• D.

      Happen after most presidential elections, and occasionally in-between

    • E.

      Are rare events in the United States, usually associated with a major national crisis or trauma, in which one party's majority domination is replaced with another's

    Correct Answer
    E. Are rare events in the United States, usually associated with a major national crisis or trauma, in which one party's majority domination is replaced with another's
    Explanation
    Party realignments in the United States are rare events that occur when one party's majority domination is replaced with another's. These realignments are usually associated with a major national crisis or trauma. During these events, there are significant changes in the political landscape and the dominant party's positions on issues may undergo dramatic changes. Party realignments can happen after most presidential elections, but they can also occur in-between elections. These realignments are not just slight adjustments of political allegiance among voters in one region, but rather, they have a nationwide impact.

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  • 12. 

    The first American political party evolved

    • A.

      From the supporters of George Washington's first campaign for president

    • B.

      Out of Thomas Jefferson's efforts to get the Declaration of Independence adopted

    • C.

      Out of public disgust over the duel between Aaron Burr and Alexander Hamilton, leading to calls to solve conflicts through peaceful party competition

    • D.

      During the Constitutional Convention

    • E.

      Out of Alexander Hamilton's efforts to get Congress to establish a national bank

    Correct Answer
    E. Out of Alexander Hamilton's efforts to get Congress to establish a national bank
    Explanation
    The first American political party evolved out of Alexander Hamilton's efforts to get Congress to establish a national bank. This suggests that Hamilton's push for a national bank was a significant catalyst for the formation of a political party.

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  • 13. 

    The Republicans lost the election of 1932 primarily due to

    • A.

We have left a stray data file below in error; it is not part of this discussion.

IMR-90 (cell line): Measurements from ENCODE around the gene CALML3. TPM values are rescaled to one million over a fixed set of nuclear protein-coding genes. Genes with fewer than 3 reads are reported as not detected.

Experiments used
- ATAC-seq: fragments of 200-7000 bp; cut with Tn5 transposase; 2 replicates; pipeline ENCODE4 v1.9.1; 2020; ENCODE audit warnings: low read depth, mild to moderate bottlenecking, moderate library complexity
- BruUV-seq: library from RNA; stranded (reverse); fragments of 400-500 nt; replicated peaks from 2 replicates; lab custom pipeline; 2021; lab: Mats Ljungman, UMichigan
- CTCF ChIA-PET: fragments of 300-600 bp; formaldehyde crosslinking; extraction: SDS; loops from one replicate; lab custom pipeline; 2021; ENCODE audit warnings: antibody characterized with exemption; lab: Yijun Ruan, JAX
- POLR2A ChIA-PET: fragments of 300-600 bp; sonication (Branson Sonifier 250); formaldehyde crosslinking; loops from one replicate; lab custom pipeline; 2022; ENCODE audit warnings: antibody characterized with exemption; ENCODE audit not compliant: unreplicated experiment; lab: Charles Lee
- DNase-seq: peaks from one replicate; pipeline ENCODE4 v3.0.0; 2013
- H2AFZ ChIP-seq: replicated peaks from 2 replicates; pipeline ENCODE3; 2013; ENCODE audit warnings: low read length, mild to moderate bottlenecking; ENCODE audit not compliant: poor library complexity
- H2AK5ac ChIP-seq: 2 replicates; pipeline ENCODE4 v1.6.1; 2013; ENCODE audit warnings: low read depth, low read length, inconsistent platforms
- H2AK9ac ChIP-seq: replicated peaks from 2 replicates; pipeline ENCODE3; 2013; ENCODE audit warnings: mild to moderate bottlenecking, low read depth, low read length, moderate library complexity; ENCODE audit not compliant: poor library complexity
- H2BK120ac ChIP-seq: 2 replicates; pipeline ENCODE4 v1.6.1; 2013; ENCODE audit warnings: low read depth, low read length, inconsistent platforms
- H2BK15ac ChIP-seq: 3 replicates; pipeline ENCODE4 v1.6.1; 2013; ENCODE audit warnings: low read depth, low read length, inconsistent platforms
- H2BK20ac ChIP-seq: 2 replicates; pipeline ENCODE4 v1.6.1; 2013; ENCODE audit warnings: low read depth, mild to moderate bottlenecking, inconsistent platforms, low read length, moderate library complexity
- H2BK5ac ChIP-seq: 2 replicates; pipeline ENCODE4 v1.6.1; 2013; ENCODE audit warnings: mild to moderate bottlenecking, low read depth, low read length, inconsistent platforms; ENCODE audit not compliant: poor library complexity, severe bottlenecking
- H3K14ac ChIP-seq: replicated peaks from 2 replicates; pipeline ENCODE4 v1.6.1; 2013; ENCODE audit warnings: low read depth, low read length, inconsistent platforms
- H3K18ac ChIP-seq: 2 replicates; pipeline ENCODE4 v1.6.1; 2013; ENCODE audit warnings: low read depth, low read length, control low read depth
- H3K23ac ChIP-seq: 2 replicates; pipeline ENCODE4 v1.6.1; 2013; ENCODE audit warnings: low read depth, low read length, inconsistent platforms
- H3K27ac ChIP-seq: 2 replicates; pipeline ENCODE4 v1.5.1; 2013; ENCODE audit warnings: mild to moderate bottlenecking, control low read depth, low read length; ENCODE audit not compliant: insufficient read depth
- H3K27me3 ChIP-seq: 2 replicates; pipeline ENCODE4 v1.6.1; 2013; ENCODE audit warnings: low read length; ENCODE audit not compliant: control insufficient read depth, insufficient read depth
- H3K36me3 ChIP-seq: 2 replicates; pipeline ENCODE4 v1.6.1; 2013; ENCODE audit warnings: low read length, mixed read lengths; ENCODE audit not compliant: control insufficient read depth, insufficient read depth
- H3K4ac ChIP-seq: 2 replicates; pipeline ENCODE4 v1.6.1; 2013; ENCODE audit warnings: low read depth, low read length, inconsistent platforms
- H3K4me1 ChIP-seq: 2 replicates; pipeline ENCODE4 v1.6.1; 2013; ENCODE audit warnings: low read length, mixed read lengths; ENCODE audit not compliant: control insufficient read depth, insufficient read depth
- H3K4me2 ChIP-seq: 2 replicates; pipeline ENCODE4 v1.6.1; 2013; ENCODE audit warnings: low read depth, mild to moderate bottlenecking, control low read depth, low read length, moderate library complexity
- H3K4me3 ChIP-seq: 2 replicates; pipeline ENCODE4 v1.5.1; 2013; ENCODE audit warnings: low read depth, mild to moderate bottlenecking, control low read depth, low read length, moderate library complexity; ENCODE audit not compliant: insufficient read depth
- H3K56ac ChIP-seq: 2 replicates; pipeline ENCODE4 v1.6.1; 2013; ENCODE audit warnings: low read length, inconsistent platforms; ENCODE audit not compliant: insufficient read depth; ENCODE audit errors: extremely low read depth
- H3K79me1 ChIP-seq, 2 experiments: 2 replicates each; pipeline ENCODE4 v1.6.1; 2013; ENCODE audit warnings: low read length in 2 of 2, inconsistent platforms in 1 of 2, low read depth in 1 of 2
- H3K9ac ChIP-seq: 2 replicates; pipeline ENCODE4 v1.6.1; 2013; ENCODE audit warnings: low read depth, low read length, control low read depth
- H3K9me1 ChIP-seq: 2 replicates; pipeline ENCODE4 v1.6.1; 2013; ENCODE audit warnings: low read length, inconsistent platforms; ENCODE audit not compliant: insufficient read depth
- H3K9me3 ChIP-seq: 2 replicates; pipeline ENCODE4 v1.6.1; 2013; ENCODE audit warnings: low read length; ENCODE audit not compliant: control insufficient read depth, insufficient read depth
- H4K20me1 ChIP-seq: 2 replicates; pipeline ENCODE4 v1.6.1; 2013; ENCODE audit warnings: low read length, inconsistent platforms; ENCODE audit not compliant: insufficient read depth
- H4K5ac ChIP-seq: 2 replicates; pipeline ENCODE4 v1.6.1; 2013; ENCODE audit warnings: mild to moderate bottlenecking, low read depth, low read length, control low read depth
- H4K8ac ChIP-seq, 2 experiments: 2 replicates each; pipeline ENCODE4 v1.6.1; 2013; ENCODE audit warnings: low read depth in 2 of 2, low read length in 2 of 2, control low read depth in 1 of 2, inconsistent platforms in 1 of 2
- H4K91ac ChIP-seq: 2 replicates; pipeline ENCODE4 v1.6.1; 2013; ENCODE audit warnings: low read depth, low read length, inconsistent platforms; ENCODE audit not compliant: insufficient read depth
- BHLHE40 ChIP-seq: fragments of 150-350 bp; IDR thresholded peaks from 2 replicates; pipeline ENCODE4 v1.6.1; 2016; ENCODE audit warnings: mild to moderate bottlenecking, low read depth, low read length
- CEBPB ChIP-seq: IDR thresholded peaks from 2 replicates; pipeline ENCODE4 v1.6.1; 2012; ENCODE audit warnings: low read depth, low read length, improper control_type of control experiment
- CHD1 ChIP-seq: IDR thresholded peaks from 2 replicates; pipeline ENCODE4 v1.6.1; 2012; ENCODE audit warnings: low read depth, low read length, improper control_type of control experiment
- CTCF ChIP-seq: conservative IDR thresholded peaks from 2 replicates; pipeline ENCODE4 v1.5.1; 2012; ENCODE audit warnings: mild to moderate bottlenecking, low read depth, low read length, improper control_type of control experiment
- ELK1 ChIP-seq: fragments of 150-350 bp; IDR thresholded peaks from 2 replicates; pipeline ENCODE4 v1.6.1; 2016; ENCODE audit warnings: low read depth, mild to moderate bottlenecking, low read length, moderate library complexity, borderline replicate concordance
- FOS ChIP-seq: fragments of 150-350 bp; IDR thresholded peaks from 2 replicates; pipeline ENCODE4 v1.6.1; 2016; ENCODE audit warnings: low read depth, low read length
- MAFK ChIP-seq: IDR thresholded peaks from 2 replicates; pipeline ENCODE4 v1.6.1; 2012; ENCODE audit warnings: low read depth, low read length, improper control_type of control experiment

The nomination of a popular war hero by the Democrats

    • B.

      Hitler's election as chancellor of Germany and the Republicans' failure to prevent it.

    • C.

      Rising political and economic instability in Europe

    • D.

      The failure of the Republicans to hold onto the support of urban industrialists

    • E.

      President Herbert Hoover's handling of the Depression

    Correct Answer
    E. President Herbert Hoover's handling of the Depression
    Explanation
    President Herbert Hoover's handling of the Depression was the primary reason why the Republicans lost the election of 1932. Hoover's policies and actions during the economic crisis were widely seen as ineffective and inadequate, leading to widespread suffering and discontent among the American people. The Democrats capitalized on this dissatisfaction by offering a new approach to the economic crisis, promising relief and recovery. This, combined with Hoover's inability to address the needs of the American people, ultimately led to the Republicans' defeat in the election.

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  • 14. 

    Which of the following is TRUE about most third-party campaigns in American history?

    • A.

      They almost never win office

    • B.

      They occasionally succeed

    • C.

      They usually become major political parties over time

    • D.

      They have been most successful at promoting party dealignment

    • E.

      They frequently are successful

    Correct Answer
    A. They almost never win office
    Explanation
    Most third-party campaigns in American history almost never win office. This means that these campaigns, which are not affiliated with the two major political parties, have a very low success rate in terms of actually winning elections and securing positions of power. While they may occasionally succeed or have some level of success in promoting party dealignment (the weakening of party loyalty), the statement that they usually become major political parties over time is not supported by the information given.

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Our quizzes are rigorously reviewed, monitored and continuously updated by our expert board to maintain accuracy, relevance, and timeliness.

  • Current Version
  • Jul 13, 2023
    Quiz Edited by
    ProProfs Editorial Team
  • Apr 03, 2012
    Quiz Created by
    Arippee